MICHAEL HORN BROADCASTING LIVE FROM TELLURIDE COLORADO AT NEW SHERIDAN HOTEL WITH...
- BEN JACKSON - OUR UNOFFICIAL TELLURIDE HISTORIAN
- TOM WATKINSON - DIRECTOR OF COMMUNICATIONS, TELLURIDE TOURISM BOARD
- RAY FARNSWORTH - GENERAL MANAGER, THE NEW SHERIDAN HOTEL
- ASHLEY BOLING - HISTORICAL TOURS OF TELLURIDE
It is a place of legend, nestled at the end of a lush canyon and surrounded by some of Colorado’s most rugged peaks. Nowhere else in the country, or perhaps the world, does such a place exist. To some, we are known for incredible alpine skiing. To others, summers full of cultural events and endless outdoor activities. By everyone, we are embraced for our authentic mountain character, unpretentious attitude, and celebration of four seasons of adventure in the most beautiful spot of the Rocky Mountain high country.
Telluride is tucked into a box canyon surrounded by 13,000 and 14,000-foot peaks. The town of Telluride is just eight blocks wide and twelve blocks long. Because of its significant role in the history of the American West, the core area of Telluride was designated a National Historic Landmark District in 1964. This listing is the highest level of historic status available from the United States Secretary of the Interior. These sites are so special that they are eligible for consideration to become national parks. With the town's colorful Victorian-era homes, clapboard storefronts, boutiques, art galleries, gourmet restaurants, historic buildings and more, Telluride is a delight to explore. Our citizens are committed to preserving Telluride's historically significant architecture, open space, traditional design elements and, most of all, Telluride’s small-town mountain lifestyle.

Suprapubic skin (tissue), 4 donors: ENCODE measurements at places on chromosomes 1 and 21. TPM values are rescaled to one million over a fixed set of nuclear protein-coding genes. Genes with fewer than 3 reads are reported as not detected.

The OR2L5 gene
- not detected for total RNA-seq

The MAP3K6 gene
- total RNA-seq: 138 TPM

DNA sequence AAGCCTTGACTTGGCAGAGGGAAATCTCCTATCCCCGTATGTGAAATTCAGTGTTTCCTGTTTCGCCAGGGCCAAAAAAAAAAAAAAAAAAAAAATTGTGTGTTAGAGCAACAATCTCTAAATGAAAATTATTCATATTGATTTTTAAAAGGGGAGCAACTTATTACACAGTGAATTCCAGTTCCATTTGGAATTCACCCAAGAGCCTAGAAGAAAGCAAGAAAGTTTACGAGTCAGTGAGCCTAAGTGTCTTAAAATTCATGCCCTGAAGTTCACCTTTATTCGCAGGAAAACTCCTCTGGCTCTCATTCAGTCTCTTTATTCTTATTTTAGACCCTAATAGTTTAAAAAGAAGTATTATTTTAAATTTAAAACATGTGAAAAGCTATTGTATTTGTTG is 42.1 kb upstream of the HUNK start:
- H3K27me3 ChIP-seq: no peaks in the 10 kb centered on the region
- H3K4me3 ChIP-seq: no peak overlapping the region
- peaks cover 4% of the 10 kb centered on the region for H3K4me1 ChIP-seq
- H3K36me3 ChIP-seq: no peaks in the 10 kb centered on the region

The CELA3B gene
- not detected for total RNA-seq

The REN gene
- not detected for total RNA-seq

Mountain Village is perched above the valley floor at 9,500 feet, providing access to the Telluride Ski Resort and Uncompahgre National Forest. The Town of Mountain Village was founded in 1987 and includes approximately 2,100 acres of rolling aspen and spruce-covered mountainsides. A vision of alpine elegance, this European-style village tempts guests with the best of everything in the Telluride region. Coming into its own as a leading community, Mountain Village embraces green practices and sustainable growth in its everyday operations.
The two towns are connected by a free, scenic gondola—the only transportation system of its kind in North America. The 13-minute ride is a daily event for residents and visitors alike. Exploring both Telluride and Mountain Village is easy with the convenience of the gondola.
The towns of Telluride and Mountain Village are linked by a spectacular, 13-minute ride on a free gondola—the first and only free public transportation system of its kind in the United States. This popular scenic attraction provides access to hiking and biking trails in the summer and the ski slopes in the winter. Passengers can load the gondola in either Mountain Village or Telluride and ride to the midway point (Station St. Sophia from which hiking, biking and ski trails are accessed) and then continue on to the other side.
Once you discover this unique mountain mode of travel, you'll find a front row seat to view Mother Nature from 10,500 feet. The ride from Telluride to Station San Sophia has an elevation change of 1,750 feet; the ride from Station San Sophia to Mountain Village has a 960-foot conversion. The gondola runs daily from 7 a.m. to midnight during summer and winter. On select event dates, extended hours may be in place. The gondola closes for a short duration in the late spring and fall for maintenance and other operational needs.